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Outsourcing Bill Shot Down in the Senate
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October 02, 2010, 12:53 PM
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Last Monday (9/27/2010) a major vote on outsourcing occurred in the Senate. You probably didn`t hear about it because the mainstream media was missing in action.

S.3816 - "Creating American Jobs and Ending Offshoring Act" as sponsored by Senator Durbin was designed to encourage employers to hire Americans. The bill included tax incentives such as a payroll tax holiday for companies that move jobs back to the United States and would have limited deductions and tax credits for companies who opted to move jobs offshore.

This slightly partisan blog does a good job of explaining what happened:

Today, Senate Democrats tried to bring the Creating American Jobs and Ending Offshoring Act, which would give "companies...that shift overseas jobs to the U.S." a special payroll tax holiday, to the floor for a full vote. Yet thanks to a united Republican filibuster and the defection of a handful of Democratic caucus senators — Max Baucus (MT), Ben Nelson (NE), Jon Tester (MT), Mark Warner (VA), and Joe Lieberman (CT) — the Democrats failed to achieve cloture and were unable to bring the bill up for a vote. "Sanders: Chamber Would Rather Have Companies Pay Vietnamese 20 Cents An Hour Than Hire Americans", by Zaid Jilani on Sep 28th, 2010
Much has been said about how the bill failed, and there is no shortage of finger pointing between Democrats and Republicans, but very few of them explain why the bill failed. In this case defeat came from a familiar address: K-STREET!

While the media was silent, a blitzkrieg of high-powered lobbyists descended on Washington DC to defeat the bill. The Chamber of Commerce wrote a strong letter to Congress that makes the incredulous assertion that hiring Americans has no net benefit for the economy.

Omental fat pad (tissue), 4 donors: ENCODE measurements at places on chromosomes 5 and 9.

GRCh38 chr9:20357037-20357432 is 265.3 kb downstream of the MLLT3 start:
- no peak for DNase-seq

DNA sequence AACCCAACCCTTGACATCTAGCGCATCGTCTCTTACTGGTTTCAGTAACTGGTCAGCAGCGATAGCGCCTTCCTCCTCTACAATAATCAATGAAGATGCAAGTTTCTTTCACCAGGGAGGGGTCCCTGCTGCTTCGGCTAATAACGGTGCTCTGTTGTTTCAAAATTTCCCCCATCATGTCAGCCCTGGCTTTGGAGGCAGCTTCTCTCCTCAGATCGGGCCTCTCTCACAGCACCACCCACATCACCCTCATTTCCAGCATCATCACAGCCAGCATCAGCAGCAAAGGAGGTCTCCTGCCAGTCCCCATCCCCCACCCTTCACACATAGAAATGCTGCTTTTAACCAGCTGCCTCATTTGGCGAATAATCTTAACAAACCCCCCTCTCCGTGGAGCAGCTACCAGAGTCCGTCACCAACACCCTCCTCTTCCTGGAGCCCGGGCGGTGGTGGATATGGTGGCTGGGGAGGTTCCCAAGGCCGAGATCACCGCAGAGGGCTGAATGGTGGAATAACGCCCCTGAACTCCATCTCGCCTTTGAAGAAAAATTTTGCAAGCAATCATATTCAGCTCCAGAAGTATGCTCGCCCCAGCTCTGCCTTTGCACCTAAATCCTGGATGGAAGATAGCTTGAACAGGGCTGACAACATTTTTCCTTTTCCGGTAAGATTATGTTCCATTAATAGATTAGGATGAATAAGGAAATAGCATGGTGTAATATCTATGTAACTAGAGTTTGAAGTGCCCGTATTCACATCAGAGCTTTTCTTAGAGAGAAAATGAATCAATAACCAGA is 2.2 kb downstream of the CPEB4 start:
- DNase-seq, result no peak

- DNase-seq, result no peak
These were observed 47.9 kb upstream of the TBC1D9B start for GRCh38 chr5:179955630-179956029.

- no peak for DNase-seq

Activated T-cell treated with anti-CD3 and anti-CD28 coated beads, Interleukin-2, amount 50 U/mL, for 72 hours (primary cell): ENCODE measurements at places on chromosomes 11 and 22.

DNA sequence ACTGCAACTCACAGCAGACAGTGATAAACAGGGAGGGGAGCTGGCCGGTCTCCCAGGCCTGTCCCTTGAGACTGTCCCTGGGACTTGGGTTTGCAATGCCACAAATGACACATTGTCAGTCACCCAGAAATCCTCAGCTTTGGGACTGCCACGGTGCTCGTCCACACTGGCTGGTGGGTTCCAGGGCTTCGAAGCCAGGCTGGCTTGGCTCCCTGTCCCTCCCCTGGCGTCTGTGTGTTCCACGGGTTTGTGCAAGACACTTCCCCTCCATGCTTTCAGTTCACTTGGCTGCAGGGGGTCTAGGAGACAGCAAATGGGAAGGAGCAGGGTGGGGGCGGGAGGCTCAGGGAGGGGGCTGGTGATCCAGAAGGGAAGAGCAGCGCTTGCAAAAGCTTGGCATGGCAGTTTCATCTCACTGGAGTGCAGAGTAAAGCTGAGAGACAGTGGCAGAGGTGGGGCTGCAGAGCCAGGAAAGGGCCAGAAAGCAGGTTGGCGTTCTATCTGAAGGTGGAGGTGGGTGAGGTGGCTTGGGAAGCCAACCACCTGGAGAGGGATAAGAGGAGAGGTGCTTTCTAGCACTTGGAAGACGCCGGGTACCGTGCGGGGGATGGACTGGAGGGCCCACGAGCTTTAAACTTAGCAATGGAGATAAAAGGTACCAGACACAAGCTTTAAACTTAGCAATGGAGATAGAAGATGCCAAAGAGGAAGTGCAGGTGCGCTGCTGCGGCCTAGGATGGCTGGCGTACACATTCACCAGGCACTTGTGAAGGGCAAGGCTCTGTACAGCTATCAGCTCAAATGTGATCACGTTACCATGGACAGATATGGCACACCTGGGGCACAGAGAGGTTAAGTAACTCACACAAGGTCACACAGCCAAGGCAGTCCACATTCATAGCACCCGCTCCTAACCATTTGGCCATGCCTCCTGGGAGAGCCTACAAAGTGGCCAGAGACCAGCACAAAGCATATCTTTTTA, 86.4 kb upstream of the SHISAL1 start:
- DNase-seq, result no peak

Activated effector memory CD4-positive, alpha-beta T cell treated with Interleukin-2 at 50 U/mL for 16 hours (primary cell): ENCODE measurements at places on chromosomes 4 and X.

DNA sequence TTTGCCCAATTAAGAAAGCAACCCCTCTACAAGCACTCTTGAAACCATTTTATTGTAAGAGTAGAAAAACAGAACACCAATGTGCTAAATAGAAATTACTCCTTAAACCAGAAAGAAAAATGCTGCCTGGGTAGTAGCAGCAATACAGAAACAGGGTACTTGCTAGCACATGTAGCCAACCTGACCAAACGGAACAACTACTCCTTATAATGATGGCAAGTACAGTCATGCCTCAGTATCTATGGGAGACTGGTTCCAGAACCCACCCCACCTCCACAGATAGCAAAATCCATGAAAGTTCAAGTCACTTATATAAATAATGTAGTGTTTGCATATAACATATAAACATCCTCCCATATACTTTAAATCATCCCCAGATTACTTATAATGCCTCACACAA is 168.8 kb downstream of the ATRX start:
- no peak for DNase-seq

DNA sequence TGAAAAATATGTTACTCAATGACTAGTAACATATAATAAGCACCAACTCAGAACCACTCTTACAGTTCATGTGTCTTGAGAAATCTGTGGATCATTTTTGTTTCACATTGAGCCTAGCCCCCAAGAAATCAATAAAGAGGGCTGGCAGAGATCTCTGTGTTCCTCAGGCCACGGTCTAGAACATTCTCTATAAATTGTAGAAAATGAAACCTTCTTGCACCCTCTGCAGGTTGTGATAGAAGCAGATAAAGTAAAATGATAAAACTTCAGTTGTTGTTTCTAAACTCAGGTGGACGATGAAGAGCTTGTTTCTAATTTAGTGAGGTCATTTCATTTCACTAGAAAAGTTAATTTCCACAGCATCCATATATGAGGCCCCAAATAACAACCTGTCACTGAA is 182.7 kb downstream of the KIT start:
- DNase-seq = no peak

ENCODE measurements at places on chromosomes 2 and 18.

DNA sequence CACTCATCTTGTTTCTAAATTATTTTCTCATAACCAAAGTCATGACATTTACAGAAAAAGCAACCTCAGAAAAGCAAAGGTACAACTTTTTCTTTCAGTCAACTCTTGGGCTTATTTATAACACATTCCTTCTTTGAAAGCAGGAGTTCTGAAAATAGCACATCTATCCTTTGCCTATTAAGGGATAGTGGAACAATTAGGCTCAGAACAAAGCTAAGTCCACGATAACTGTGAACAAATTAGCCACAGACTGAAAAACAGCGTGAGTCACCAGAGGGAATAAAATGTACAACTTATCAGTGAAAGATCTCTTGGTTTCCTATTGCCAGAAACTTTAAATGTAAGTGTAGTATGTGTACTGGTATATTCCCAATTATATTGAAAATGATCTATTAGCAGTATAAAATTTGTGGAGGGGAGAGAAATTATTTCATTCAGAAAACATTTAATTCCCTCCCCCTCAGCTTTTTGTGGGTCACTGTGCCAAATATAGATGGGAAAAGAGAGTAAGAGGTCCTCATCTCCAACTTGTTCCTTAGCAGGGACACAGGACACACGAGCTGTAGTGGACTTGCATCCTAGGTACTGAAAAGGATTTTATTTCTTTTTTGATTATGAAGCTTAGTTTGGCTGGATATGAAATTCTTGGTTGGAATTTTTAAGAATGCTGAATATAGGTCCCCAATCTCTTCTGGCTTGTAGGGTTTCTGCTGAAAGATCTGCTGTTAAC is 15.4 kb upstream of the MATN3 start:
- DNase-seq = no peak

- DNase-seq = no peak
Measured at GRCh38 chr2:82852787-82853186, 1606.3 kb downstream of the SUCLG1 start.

"Replacing a job that is based in another country with a domestic job does not stimulate economic growth or enhance the competitiveness of American worldwide companies," wrote Chamber executive vice president Bruce Josten in letter to senators. U.S. Chamber comes out against Senate outsourcing bill, by Jay Heflin, The Hill, 09/23/10
Not to be outdone, the National Association of Manufacturers (NAM) wrote their own letter to the Senate:
The National Association of Manufacturers (NAM), the nation’s largest industrial trade association representing small and large manufacturers in every industrial sector and in all 50 states, urges you to oppose S. 3816, the Creating American Jobs and Ending Offshoring Act. Letter to Senate from NAM, 9/27/2010
Heavy hitters from India`s NASSCOM and CII joined the K-Streeters to persuade the Senate to vote against the outsourcing bill. . They are obviously very pleased with the end result:
"We welcome the move. The anti-offshoring bill was more of an electoral rhetoric. We had met the Congressmen, key Government officials and American industry last week and expressed our concerns against the protectionist measures," Nasscom Vice-President Ameet Nivsarkar said.